“It’s embarrassing, honestly,” he said. “Looking on the sideline, when you see the score at the end of the game and they've put up 54 on you, it’s embarrassing.”
Zack Bowman seemed at a loss after the Bears allowed another of the Eagles' six offensive TDs.
In addition to giving up 21 points in both the first and fourth quarters, the Bears surrendered 514 yards, including 289 on the ground, with LeSean McCoy running for 133 of them. Not only did Chicago allow one 100-yard rusher. Bryce Brown also carved up Chicago for 115 yards, including a 65-yard touchdown run in the fourth quarter, right through the middle of the Bears’ defense.
Considering the Bears have allowed at least one 100-yard rusher in 10 games this season, including veritable no-names such as Benny Cunningham and Brown, and another one to an aging Brandon Jacobs, it’s probably safe to assume Chicago’s defense won’t all of the sudden become stout in the finale against the Green Bay Packers on Sunday -- in a game with the NFC North crown and a postseason berth on the line. Traditionally, it’s been the defense that has helped the Bears stay in games. Currently, it’s that unit that could wind up keeping Chicago out of the playoffs.
It’s important to note that losses on Sunday by the Packers and the Detroit Lions meant that the Bears could have clinched the division title by defeating the Eagles. While ineptitude on offense contributed to the loss at Philadelphia, too often this season the defense has been the culprit.
“In the past years, we always stepped up when we needed to regardless of what the offense was doing,” Wootton said. “It just hasn’t been like that. If we want to make the playoffs or we want to make any type of run, we have to get this shored up. We talk about this every week.”
Philadelphia reeled off 10 plays for gains of 16 yards or more, with three of those plays coming on Nick Foles completions. The Eagles converted on 56 percent of their third-down attempts, and scored touchdowns on five trips into the red zone as Foles completed passes and McCoy either outran Bears defenders or outright made them miss.
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The seven touchdowns scored by the Eagles were the most the Bears have allowed in franchise history (although one of the TDs was on an interception return). The 54 points rank as the second-most ever allowed by the Bears in franchise history.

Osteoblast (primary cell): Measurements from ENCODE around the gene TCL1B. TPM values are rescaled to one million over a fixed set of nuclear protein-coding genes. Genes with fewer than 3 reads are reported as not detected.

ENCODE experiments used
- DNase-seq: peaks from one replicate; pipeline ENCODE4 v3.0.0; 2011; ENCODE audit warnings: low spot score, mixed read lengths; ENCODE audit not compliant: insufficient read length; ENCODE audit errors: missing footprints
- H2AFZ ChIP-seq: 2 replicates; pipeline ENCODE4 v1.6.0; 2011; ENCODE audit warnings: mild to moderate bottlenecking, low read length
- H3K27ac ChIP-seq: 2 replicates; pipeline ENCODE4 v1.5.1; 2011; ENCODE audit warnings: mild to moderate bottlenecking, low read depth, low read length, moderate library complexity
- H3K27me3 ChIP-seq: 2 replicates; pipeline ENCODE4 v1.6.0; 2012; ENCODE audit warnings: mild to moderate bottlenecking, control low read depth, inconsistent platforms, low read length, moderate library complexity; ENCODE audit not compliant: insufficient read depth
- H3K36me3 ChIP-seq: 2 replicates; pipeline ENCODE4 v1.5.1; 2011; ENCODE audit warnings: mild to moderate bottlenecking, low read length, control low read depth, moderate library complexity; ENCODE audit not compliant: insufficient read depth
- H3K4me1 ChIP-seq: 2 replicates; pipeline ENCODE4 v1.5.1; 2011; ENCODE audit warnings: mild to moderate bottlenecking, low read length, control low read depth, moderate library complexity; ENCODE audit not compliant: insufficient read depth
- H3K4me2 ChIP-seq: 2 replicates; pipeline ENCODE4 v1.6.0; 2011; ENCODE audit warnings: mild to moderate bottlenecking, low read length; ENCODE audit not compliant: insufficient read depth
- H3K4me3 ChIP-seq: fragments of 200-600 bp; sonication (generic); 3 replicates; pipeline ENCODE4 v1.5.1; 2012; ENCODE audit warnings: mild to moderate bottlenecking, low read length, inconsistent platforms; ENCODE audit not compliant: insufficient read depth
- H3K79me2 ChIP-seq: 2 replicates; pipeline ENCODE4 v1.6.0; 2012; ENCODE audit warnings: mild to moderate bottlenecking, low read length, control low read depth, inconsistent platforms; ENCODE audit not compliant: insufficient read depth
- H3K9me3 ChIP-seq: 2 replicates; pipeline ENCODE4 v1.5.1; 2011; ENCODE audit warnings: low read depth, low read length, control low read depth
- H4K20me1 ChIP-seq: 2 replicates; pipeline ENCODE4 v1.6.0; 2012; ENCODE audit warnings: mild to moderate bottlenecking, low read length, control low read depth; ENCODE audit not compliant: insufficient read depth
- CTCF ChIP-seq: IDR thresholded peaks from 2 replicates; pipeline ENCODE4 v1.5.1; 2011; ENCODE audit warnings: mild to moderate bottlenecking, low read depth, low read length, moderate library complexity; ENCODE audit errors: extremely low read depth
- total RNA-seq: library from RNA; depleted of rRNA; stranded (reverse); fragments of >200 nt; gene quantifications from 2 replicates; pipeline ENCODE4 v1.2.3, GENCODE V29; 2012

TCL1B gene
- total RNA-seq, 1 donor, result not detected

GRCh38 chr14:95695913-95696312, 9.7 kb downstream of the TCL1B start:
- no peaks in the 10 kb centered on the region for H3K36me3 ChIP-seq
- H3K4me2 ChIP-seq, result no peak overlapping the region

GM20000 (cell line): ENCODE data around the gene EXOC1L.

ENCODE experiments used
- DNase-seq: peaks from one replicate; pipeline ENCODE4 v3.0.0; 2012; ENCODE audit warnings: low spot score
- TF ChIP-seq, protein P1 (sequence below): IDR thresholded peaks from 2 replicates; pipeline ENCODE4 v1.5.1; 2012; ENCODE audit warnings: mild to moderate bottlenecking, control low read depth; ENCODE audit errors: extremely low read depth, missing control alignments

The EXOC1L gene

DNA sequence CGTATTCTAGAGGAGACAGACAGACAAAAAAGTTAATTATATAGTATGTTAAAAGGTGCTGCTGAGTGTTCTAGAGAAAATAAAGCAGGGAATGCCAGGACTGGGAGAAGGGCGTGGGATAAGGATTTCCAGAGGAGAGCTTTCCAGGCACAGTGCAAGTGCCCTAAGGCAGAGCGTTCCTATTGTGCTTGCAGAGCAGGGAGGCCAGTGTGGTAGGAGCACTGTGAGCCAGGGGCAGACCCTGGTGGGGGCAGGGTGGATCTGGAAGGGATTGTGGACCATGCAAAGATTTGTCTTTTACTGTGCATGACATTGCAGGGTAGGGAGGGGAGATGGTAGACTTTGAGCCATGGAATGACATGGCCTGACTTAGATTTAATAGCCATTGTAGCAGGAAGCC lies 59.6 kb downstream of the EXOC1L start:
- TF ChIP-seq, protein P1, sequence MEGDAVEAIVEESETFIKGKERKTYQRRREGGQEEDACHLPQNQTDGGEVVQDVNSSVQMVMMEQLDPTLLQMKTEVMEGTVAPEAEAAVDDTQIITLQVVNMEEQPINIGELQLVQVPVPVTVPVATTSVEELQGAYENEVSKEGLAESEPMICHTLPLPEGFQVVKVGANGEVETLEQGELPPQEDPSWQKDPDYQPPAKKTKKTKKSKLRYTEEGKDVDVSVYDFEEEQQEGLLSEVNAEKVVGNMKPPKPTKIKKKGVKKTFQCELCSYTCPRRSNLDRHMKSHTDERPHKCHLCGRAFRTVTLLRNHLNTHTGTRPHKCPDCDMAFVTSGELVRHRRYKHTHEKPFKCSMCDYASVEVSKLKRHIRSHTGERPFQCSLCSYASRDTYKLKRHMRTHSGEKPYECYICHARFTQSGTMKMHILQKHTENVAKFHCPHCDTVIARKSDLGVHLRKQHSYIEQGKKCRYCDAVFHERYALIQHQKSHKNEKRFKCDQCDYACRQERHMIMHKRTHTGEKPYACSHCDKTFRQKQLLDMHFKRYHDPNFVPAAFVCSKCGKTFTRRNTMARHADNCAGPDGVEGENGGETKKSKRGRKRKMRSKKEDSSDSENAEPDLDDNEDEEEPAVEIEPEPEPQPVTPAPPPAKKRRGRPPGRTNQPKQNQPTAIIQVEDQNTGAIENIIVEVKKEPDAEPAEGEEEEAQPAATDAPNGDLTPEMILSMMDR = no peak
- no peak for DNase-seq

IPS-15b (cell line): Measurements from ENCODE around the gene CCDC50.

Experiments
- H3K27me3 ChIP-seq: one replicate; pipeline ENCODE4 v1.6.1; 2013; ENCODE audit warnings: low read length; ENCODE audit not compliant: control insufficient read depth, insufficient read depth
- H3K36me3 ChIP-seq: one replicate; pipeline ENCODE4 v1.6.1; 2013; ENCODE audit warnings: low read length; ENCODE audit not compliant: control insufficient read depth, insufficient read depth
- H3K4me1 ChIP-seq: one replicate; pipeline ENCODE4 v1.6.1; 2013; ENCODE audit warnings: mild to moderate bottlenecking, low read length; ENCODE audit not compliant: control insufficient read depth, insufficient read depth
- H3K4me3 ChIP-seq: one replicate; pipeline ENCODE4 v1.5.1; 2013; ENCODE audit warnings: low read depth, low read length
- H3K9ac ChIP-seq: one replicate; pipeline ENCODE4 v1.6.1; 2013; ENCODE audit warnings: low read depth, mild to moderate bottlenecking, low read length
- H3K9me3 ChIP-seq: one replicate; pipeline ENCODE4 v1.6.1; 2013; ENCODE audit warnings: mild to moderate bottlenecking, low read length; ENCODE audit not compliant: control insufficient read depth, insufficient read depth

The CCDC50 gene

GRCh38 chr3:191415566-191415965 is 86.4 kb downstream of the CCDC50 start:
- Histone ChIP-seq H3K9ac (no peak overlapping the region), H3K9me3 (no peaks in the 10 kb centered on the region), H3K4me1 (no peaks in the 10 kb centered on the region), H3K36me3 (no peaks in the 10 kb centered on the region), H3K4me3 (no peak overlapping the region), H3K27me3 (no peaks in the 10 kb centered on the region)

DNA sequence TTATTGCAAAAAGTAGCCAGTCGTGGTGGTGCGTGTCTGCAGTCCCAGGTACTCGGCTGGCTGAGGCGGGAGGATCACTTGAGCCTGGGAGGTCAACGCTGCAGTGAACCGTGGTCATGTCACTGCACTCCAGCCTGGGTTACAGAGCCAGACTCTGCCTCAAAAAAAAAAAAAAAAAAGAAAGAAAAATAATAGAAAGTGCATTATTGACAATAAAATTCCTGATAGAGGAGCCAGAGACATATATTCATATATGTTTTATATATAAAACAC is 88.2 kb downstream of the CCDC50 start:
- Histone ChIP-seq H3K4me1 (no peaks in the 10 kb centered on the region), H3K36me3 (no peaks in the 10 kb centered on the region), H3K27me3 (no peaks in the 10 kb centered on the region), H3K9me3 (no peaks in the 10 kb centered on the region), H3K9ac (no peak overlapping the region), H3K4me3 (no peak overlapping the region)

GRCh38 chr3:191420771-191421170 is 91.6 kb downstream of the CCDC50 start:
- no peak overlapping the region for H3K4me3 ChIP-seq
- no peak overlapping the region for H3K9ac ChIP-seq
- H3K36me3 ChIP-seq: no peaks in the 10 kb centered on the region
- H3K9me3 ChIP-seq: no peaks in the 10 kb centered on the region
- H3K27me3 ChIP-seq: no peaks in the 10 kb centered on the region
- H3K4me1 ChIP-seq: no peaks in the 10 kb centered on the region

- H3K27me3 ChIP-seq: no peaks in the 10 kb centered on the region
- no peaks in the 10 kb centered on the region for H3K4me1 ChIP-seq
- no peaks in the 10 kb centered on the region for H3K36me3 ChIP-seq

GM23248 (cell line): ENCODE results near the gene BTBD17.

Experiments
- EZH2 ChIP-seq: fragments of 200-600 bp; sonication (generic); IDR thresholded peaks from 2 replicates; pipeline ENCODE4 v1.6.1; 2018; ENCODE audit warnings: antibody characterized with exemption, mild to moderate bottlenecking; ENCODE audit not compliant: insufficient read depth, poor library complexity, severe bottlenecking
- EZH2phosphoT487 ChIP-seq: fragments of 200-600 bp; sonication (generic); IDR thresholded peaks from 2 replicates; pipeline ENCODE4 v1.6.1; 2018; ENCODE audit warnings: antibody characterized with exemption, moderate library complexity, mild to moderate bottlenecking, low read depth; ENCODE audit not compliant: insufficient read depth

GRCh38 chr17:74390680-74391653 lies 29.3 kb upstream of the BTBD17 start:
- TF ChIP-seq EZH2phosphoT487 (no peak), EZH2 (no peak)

“There’s a lot of different reasons we didn’t get this done today,” coach Marc Trestman said. “We’re all at fault. It starts with me. Nobody played well enough to win tonight.”
Trestman, Wootton, linebacker James Anderson and safety Craig Steltz all stressed that the coaching staff adequately prepared the players for what the schemes they’d see from the Eagles. The players simply didn’t execute.
“I do not think it was one special thing we did wrong,” safety Chris Conte said. “We just got our tails kicked today.”
Wootton said the Bears played the Eagles “the way we were supposed to” but “just didn’t make the plays when we needed to.”
Wootton also provided examples.
“If you look at it, they didn’t keep the ball really at all with Foles on the zone-reads. We knew they were gonna give the ball to McCoy,” Wootton said. “The one guy that was supposed to stay outside for contain would be there, then he’d miss the tackle. Or the guy wasn’t there when he was supposed to be. It was just stuff like that. But that can really gut you. That’s what they want to exploit on you. They want to make the one-on-one play and try to make you miss.”
The Eagles did that all night, with the rushing of McCoy and Brown and with Foles passing over the top of the Bears. Foles finished with a passer rating of 131.7, and although Chicago sacked him twice, the quarterback seemed to have plenty of time to find open receivers and deliver the ball.
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“They just came out and brought it to us,” defensive end Julius Peppers said.
The Packers are capable of doing the same, even with hobbled running back Eddie Lacy -- who rushed for 150 yards against the Bears on Nov. 4 -- and Aaron Rodgers likely out. It’s not that Green Bay’s offense is as potent as Philadelphia’s. Chicago’s defense just appears to be that bad, with no real signs of improving.
“We certainly couldn’t stop the run,” Trestman said. “We’ve got to address is factually. We can’t deny the fact that we didn’t stop the run tonight. We’ve got to make sure they know why, and we’ve got to do what we can to get back to where we were previously the last couple of weeks when we really did feel we were ascending. We were getting better. You’re not where you ever want to be, but certainly [we were at] a place where we could be in a competitive environment, and get the ball back to the offense. There’s no one side of the ball that lost this one.”